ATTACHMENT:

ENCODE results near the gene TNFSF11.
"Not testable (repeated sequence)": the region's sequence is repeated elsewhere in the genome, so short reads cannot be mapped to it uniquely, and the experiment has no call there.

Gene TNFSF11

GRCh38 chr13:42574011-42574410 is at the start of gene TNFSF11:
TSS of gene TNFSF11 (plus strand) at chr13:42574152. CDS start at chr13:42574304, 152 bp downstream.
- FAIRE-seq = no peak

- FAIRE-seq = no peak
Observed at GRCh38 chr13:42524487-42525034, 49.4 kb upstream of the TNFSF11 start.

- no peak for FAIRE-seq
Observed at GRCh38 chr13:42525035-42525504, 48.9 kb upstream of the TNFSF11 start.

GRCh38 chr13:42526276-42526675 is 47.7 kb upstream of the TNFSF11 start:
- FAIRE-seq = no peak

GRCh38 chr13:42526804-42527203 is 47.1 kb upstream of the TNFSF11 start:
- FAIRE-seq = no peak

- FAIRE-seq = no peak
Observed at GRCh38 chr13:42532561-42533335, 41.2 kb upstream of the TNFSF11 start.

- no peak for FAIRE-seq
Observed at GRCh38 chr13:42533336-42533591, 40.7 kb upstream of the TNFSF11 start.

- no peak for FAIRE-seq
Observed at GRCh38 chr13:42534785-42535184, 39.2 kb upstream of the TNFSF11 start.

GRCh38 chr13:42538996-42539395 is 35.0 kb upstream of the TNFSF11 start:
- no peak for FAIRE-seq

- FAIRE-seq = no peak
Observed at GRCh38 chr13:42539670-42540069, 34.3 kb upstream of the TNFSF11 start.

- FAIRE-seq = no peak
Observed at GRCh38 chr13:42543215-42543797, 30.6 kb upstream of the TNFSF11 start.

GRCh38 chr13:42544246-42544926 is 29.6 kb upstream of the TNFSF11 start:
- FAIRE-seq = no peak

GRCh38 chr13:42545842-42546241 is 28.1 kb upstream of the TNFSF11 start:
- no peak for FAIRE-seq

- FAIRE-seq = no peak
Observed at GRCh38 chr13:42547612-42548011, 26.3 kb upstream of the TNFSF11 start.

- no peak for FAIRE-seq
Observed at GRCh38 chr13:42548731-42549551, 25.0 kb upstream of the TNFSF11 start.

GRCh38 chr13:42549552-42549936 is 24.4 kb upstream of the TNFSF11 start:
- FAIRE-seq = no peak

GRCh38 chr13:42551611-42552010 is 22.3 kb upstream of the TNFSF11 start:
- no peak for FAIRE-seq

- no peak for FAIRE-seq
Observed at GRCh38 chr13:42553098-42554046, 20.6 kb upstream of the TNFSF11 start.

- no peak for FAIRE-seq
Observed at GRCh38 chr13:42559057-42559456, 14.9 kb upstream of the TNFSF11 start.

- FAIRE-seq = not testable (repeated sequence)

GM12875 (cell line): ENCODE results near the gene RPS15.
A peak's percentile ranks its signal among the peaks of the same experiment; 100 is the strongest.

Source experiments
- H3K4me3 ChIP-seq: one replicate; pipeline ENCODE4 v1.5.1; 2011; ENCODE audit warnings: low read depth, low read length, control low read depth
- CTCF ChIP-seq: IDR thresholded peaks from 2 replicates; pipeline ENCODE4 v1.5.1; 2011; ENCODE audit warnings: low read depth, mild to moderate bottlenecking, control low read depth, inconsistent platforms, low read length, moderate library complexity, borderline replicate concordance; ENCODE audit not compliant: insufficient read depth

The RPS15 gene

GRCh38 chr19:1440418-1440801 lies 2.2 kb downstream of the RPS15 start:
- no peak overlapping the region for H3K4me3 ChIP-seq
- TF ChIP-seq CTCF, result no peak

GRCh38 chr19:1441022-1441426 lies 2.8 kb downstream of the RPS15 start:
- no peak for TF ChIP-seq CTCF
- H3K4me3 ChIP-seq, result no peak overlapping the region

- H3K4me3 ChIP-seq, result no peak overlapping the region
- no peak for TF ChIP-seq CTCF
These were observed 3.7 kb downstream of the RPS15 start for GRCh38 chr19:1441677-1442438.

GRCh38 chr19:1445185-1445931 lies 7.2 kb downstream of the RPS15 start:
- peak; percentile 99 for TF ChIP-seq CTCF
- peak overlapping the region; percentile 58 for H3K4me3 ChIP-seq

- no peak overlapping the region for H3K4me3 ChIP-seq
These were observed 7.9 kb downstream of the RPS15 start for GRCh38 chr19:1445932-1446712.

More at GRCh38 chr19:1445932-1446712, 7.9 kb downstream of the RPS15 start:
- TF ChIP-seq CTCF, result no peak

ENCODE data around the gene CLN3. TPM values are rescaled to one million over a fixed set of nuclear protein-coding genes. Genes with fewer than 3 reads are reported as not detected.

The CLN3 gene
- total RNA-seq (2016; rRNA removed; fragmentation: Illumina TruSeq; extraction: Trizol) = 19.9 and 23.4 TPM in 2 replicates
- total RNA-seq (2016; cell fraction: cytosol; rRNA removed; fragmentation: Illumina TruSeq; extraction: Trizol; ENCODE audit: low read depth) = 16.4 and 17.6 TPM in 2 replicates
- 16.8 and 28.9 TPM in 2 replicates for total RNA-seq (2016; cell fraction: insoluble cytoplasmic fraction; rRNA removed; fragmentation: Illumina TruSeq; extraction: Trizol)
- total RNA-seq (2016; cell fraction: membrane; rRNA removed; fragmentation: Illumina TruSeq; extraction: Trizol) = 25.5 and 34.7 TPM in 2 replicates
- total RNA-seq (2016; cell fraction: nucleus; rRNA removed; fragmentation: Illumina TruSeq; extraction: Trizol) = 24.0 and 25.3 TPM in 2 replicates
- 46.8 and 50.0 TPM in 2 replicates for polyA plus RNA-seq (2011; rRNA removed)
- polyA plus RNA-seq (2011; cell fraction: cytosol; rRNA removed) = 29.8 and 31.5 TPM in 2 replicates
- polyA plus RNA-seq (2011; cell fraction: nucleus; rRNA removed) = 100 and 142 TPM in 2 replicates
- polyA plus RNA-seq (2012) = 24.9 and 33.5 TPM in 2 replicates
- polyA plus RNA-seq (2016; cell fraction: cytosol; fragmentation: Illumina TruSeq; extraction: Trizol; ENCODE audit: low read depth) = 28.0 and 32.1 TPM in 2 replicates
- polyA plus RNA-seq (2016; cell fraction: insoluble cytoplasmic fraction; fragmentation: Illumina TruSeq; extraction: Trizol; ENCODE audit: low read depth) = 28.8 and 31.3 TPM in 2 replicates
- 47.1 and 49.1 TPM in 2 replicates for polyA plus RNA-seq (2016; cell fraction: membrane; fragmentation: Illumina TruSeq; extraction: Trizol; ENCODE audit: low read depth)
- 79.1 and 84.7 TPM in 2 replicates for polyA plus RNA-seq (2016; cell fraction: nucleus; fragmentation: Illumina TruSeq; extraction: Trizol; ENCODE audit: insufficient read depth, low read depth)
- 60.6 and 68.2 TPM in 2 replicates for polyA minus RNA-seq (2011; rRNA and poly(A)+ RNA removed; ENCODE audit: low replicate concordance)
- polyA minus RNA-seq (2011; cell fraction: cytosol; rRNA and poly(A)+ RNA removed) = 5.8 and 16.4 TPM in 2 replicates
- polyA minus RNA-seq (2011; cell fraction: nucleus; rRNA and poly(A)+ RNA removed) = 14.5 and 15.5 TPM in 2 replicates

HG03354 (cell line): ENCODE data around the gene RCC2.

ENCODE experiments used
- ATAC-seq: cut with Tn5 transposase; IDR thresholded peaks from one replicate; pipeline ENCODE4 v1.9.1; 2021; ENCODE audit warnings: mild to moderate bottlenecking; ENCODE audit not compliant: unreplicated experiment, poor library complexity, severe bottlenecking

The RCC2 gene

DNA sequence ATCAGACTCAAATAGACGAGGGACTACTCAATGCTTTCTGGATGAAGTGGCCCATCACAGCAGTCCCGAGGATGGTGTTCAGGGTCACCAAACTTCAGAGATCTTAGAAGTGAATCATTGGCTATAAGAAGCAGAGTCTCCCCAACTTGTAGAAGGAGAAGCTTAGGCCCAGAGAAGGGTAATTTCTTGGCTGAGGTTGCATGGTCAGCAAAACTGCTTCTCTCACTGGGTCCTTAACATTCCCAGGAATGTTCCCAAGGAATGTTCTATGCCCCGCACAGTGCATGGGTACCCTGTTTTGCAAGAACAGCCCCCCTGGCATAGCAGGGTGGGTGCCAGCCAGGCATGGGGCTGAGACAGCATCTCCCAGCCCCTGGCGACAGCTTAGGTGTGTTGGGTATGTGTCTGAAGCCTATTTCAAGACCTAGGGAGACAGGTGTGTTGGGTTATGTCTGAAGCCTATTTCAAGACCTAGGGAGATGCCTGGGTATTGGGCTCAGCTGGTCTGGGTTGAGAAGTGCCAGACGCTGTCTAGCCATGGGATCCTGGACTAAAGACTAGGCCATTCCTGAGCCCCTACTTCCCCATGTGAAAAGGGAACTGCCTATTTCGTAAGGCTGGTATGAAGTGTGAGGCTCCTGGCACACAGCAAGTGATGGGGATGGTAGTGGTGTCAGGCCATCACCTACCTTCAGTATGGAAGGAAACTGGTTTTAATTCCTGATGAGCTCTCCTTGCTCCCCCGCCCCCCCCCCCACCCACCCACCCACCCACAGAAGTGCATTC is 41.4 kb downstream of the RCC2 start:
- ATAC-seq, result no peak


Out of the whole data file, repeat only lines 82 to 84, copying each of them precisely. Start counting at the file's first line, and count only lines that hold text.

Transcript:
- polyA minus RNA-seq (2011; cell fraction: cytosol; rRNA and poly(A)+ RNA removed) = 5.8 and 16.4 TPM in 2 replicates
- polyA minus RNA-seq (2011; cell fraction: nucleus; rRNA and poly(A)+ RNA removed) = 14.5 and 15.5 TPM in 2 replicates

HG03354 (cell line): ENCODE data around the gene RCC2.